Plaintiff's attorney Garo Mardirossian delivers his opening statement. Click here to see video from the trial.
Los Angeles - A Redondo Beach intersection with poor visibility that was allegedly known by state officials to be dangerous was the cause of a traffic accident that resulted in the partial amputation of a former UCLA football player’s leg, his attorney told jurors in a trial currently underway in California state court.
During opening statements on November 21, attorney Garo Mardirossian argued to jurors that a gradual incline and lack of a left turn signal at the intersection contributed to a collision in 2012 that severely injured Amir “Nick” Ekbatani, who was driving home form a date. Mardirossian claimed the California Department of Transportation received numerous citizen complaints about the intersection but took no action.
Ekbatani, now 29, was riding his motorcycle north on the Pacific Coast Highway when he was struck by a taxi van that failed to yield the right-of-way while making a left turn onto Diamond Street, according to his complaint. Mardirossian told jurors that southbound drivers on PCH face an incline that makes it impossible to see oncoming traffic until they’ve already reached the intersection.
“You don’t see them until you’re all the way to the top,” Mardirossian said, noting that repaving of the intersection over the years has made the problem worse. He didn’t tell jurors a specific amount of damages he would ask for on behalf of Ekbatani, who underwent 13 surgeries on his left leg and now walks with a prosthesis, but he said they would be “substantial.”
The trial is being webcast and recorded gavel-to-gavel by Courtroom View Network.
Representing Caltrans, Deputy Attorney General Jill Siciliano told jurors that the state agency should not be responsible for the design of the intersection, because they inherited it decades ago from Los Angeles County. The county designed the highway, and no fatal accidents have occurred at the intersection in question in over 20 years.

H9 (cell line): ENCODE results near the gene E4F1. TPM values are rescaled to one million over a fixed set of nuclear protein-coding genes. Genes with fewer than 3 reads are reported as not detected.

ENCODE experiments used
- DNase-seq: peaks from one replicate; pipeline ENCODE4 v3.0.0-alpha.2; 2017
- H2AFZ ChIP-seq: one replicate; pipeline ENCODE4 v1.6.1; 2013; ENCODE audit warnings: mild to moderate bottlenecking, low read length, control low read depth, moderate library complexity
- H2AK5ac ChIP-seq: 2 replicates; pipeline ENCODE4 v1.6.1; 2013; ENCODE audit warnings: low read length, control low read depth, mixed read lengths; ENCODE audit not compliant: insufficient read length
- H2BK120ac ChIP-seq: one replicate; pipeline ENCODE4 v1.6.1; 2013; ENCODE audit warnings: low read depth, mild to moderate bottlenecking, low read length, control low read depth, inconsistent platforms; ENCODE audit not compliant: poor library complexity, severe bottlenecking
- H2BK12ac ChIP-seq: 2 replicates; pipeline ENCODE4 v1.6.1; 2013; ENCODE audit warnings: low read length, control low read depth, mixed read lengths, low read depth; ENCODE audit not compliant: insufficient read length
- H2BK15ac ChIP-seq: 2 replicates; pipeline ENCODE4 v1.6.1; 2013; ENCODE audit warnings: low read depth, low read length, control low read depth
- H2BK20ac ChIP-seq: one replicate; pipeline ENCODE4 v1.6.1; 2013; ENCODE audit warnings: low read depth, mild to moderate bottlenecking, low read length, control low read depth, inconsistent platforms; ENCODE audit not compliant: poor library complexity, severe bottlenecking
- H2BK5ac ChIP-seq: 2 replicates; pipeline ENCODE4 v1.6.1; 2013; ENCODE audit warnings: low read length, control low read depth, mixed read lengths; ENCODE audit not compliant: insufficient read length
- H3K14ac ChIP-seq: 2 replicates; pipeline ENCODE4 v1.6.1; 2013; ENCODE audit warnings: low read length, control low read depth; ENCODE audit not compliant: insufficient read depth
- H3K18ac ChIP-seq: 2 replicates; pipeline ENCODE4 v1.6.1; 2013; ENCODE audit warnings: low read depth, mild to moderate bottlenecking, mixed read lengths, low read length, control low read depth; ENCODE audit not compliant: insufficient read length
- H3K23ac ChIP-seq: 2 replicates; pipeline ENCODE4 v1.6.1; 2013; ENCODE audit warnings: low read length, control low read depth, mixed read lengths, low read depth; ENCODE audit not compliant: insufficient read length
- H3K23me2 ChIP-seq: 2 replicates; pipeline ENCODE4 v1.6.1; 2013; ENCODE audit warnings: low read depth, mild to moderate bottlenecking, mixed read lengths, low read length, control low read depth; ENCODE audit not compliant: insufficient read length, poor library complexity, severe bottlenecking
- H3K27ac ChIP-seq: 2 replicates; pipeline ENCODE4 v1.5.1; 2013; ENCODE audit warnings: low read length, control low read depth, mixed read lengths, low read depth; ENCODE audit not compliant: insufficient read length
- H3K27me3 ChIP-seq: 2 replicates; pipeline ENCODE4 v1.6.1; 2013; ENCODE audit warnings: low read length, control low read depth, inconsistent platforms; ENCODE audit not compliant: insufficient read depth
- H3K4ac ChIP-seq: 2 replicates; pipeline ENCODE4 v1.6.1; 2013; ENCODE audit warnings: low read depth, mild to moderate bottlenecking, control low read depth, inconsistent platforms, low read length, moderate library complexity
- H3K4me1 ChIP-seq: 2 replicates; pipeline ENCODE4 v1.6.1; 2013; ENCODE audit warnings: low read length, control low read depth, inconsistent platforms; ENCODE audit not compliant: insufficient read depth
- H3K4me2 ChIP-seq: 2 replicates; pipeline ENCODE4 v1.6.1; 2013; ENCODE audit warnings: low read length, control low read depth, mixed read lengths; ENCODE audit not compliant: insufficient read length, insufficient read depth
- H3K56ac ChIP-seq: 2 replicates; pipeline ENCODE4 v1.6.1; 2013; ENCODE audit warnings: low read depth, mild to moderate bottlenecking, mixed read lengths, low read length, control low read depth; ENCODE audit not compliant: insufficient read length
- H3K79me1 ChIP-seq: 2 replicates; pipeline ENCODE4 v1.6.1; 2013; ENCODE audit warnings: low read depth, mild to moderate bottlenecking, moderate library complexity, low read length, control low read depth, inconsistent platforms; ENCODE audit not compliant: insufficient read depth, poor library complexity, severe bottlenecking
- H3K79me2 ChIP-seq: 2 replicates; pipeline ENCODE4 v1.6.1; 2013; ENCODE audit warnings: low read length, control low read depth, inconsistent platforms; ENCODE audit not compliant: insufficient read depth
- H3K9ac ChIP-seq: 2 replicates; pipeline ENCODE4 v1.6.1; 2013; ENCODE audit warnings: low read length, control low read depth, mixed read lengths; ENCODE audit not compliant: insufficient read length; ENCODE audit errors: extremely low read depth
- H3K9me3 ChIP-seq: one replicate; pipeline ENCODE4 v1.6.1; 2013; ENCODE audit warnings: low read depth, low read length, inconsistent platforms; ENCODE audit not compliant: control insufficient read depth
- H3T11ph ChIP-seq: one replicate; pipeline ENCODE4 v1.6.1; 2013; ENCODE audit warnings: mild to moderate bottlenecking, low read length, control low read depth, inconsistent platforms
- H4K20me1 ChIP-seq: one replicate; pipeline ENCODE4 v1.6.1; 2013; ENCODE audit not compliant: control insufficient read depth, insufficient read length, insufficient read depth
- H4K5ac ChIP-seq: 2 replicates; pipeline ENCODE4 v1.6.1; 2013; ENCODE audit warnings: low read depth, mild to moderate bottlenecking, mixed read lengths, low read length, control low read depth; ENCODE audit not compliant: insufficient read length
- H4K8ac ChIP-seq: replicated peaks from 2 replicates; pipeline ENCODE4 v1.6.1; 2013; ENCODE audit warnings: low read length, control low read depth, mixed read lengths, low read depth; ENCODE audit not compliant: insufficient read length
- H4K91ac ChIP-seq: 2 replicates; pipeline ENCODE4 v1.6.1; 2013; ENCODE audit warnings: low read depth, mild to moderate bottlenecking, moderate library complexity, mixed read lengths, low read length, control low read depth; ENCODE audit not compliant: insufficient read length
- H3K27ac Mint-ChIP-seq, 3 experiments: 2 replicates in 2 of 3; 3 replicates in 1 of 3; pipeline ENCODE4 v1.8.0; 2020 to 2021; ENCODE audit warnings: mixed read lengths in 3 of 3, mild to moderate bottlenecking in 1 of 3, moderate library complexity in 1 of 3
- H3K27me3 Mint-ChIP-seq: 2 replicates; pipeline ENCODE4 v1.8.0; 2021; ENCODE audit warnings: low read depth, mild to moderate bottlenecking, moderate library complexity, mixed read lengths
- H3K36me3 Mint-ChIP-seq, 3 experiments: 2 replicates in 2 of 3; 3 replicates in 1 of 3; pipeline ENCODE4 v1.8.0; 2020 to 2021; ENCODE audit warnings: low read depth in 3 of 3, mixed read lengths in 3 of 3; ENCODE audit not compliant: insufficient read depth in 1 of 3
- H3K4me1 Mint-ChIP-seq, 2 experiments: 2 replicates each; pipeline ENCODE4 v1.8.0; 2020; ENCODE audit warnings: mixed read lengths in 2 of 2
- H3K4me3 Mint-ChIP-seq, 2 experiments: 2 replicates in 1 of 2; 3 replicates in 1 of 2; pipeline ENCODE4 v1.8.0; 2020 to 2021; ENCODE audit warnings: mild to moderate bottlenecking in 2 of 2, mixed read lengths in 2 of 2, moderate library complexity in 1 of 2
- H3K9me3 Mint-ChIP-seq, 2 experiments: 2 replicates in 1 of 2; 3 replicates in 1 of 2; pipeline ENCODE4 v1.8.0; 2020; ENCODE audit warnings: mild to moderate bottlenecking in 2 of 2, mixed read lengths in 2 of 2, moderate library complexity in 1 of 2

“They’ve done everything possible to make it a safe thoroughfare,” Siciliano said of Caltrans.
Siciliano placed the blame on the driver of the taxi van, Mesfin Kinfu, who she claimed made a dangerous sharp turn off of PCH onto the side street.
“The evidence will show he was driving recklessly,” she said. Siciliano also argued that Ekbatani was not driving defensively, and that his dark clothing made him difficult to see at night.
Ekbatani’s original complaint included Kinfu and his employer, United Independent Taxi as defendants, but those claims were resolved prior to the case going to the jury. Kinfu is pursuing a counterclaim against Caltrans.
Mardirossian played video depositions from two citizens who filed complaints about the intersection, that he said should have warned Caltrans about the potential for collisions.
“I really thought they needed a left-turn signal,” 90-year-old Renee Soiffer said during her deposition. Soiffer worked at the nearby Redondo Beach Main Library in 2005 and testified that she contacted the mayor’s office after witnessing numerous accidents at the intersection.
“I thought it was a dangerous intersection for many people,” she said.
Mardirossian played testimony from Russell Smith a driver who blamed poor visibility at the intersection for a 2005 accident. He also claimed police officers raised concerns about the intersection as far back as 2001.
Siciliano told the jury that Caltrans only received the complaint from Soffers.
The trial is taking place before Judge Anthony Mohr in Los Angeles County Superior Court, and the full proceedings are being webcast and recorded gavel-to-gavel by CVN.
The case is Ekbatani v. United Independent Taxi Drivers, et al., case number BC504902.
E-mail David Siegel at firstname.lastname@example.org.